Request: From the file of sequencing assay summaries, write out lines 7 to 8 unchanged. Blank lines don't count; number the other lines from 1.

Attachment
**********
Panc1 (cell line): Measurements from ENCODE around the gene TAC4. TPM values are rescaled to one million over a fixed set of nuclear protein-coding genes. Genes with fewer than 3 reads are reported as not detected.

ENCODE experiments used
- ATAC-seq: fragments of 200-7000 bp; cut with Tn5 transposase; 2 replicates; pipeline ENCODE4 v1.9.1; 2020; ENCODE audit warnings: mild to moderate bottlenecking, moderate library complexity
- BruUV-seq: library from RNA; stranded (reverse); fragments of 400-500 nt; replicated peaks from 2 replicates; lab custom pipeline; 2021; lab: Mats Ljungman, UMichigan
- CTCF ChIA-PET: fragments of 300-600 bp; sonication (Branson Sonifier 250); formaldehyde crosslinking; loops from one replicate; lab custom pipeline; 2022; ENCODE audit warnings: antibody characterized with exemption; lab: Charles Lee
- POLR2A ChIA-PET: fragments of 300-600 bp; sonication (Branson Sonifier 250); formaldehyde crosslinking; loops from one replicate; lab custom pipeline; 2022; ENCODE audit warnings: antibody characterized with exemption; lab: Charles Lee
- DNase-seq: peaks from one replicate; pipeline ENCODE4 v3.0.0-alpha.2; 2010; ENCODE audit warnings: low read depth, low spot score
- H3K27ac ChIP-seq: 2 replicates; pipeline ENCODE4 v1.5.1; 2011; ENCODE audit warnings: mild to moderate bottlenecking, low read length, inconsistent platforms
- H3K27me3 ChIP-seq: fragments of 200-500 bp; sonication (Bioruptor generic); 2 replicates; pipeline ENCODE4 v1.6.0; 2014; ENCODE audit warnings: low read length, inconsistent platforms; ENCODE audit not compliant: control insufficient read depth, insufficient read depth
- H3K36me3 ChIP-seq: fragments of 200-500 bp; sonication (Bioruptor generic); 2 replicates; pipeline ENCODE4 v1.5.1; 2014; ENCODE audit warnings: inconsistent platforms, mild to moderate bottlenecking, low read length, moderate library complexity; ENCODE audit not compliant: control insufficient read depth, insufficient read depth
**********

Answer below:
- DNase-seq: peaks from one replicate; pipeline ENCODE4 v3.0.0-alpha.2; 2010; ENCODE audit warnings: low read depth, low spot score
- H3K27ac ChIP-seq: 2 replicates; pipeline ENCODE4 v1.5.1; 2011; ENCODE audit warnings: mild to moderate bottlenecking, low read length, inconsistent platforms